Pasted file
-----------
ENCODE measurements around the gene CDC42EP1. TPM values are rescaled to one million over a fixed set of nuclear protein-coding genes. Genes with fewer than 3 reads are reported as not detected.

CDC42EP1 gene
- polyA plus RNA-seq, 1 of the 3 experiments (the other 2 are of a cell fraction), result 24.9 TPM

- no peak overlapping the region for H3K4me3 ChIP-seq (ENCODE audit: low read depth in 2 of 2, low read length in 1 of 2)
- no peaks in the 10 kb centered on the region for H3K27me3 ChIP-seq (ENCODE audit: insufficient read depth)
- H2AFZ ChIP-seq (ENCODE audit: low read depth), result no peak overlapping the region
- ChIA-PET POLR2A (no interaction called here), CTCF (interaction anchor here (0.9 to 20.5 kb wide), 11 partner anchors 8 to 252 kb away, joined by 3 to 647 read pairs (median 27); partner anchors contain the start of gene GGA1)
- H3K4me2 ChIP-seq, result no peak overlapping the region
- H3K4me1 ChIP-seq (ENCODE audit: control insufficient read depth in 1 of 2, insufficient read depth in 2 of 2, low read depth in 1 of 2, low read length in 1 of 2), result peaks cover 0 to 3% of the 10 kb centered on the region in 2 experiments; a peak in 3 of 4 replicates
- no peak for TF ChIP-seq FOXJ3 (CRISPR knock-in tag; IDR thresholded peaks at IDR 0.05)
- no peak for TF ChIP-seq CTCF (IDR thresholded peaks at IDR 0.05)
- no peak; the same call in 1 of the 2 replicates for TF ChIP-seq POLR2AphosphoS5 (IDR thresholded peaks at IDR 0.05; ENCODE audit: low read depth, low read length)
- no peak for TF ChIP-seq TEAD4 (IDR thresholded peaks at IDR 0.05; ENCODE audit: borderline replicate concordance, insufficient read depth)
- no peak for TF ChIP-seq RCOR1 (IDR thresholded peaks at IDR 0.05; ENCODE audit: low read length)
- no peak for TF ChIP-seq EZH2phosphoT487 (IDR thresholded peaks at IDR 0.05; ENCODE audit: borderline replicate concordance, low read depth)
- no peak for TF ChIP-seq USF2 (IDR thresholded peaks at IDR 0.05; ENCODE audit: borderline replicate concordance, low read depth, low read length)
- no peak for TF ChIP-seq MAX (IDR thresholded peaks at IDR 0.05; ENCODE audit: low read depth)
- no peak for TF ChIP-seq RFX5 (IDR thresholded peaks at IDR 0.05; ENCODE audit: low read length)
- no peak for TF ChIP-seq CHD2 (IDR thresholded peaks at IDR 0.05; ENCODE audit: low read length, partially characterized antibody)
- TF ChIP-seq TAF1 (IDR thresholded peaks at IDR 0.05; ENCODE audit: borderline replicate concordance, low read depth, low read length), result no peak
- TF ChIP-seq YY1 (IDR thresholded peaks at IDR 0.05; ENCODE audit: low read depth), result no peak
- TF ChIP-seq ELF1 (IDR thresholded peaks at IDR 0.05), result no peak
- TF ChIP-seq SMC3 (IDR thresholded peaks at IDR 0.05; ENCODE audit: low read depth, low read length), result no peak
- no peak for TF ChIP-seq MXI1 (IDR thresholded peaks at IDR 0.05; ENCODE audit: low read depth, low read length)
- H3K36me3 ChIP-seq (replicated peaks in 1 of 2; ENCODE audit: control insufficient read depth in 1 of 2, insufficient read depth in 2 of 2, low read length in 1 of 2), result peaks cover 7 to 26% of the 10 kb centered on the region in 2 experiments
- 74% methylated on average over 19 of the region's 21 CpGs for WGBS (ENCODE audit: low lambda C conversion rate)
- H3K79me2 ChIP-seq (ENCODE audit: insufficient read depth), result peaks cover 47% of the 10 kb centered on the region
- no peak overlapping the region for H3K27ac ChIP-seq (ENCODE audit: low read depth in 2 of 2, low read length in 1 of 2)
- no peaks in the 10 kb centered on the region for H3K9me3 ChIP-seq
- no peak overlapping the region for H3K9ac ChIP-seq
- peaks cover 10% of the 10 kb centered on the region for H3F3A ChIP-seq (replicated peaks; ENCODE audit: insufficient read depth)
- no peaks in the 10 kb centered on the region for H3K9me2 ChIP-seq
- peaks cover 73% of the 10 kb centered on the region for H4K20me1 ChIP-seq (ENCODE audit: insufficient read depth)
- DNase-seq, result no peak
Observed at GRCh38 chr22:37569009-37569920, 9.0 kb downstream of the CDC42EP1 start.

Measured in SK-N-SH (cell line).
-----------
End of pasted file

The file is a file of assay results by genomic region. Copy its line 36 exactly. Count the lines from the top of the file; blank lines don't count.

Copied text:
Measured in SK-N-SH (cell line).